Since 1975, we’ve monitored bears in four separate study areas across the state. Bears were bountied as vermin until 1957, but were granted game species status in 1969 when mandatory monitoring of annual harvests began. Since 1990, Maine’s bear season framework has remained fairly constant with a 3-month fall hunting season that opens the last Monday in August and closes the last Saturday in November. The annual bag limit is 2 bears per year with one taken by either hunting or trapping or both. Bears can be hunted over bait during the first 4 weeks of the season, with hounds for a 6 week period that overlaps the last 2 weeks of the bait season, and by still hunting and stalking throughout the entire season. In September and October, trappers can set 1 foot snare or cage trap for bears. Harvest regulations are applied uniformly statewide, with no regional controls on hunting effort.
Beginning in 1990, a bear hunting permit has been required to hunt bears in September and October. For the first 8 years, Maine residents purchased the majority of permits and permit numbers fluctuated between 10,000 and 11,000 (Table 1). After the spring bear hunt in Ontario was closed in 1999, non-resident hunters became more interested in hunting black bears in Maine. Within a year, non-resident participation exceeded resident participation. By 2002, permit sales peaked at over 15,000. A rise in permit fees in 2003 (resident $5.00 to $25.00; non-residents $15.00 to $65.00) and the down turn in the US economy have likely contributed to declining resident and non-resident hunter participation in recent years.
Starting in 2008, trappers and non-resident deer hunters are required to purchase a permit to harvest a black bear. This new permit was established to track hunter participation later in the season and to generate a dedicated funding source for bear research and management. Even with the additional permit, permit numbers haven’t returned to previous 2000 levels (Table 1). We will consider increasing hunting opportunities to meet bear management goals, if hunter participation continues to decline, especially during the early bear season.
Table 1. Summary of black bear permit numbers in Maine.
Over the past century, conflicts between bears and humans in Maine have lessened with changes in agricultural practices, the decline of farming, increased interest in bear hunting, and the species’ rise in status as a game animal. In addition, Maine has a small human population (1.3 million) that is mostly concentrated in the southern third of the state where bear densities are lower and therefore bear-human conflicts are less numerous. However, each year, primarily in the spring and early summer, the Department receives numerous calls from homeowners when bears have destroyed bird feeders or disturbed garbage. Most conflicts with bears can be prevented by removing common food attractants around homes.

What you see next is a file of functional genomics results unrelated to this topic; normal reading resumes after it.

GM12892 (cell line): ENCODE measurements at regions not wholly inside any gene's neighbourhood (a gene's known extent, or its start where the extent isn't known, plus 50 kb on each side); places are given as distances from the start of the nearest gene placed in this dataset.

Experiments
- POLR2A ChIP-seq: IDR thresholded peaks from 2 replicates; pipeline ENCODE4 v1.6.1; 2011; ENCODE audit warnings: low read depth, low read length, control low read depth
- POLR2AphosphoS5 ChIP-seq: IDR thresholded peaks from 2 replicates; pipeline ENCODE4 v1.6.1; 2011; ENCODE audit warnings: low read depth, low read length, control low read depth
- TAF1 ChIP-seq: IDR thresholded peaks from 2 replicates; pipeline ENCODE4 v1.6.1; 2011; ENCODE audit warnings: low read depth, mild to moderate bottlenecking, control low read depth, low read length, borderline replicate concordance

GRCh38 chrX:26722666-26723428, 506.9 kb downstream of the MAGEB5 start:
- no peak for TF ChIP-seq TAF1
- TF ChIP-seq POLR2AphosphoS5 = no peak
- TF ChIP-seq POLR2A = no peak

To prevent conflicts with black bears each spring (April 1-October 1):
- Bring in your bird feeders, rake up and dispose of any seed left on the ground, and store unused seed inside. If you want to continue to feed birds in the spring and summer consider using an electrified mat (MS Word).
- Bring trash to the curb on the morning of trash pickup or use a certified bear resistant container.
- Keep dumpster lids closed and do not allow dumpster to overflow. In areas experiencing bear problems consider storing dumpsters in a secure building or behind electric fencing (MS Word).
- Clean your grills and empty the grease cup after each use. Do not discard grease on the ground. Burn-off any food residue, clean blood and grease dripping, and discard food wrappers.
Each year, primarily in the spring and early summer, the Department receives numerous calls from homeowners when bears have destroyed bird feeders or disturbed garbage. Most conflicts with bears can be prevented by removing common food attractants around homes. To learn more about preventing bear conflicts in back yards, while camping, hiking, see Living with Black Bears.
Research and Monitoring Program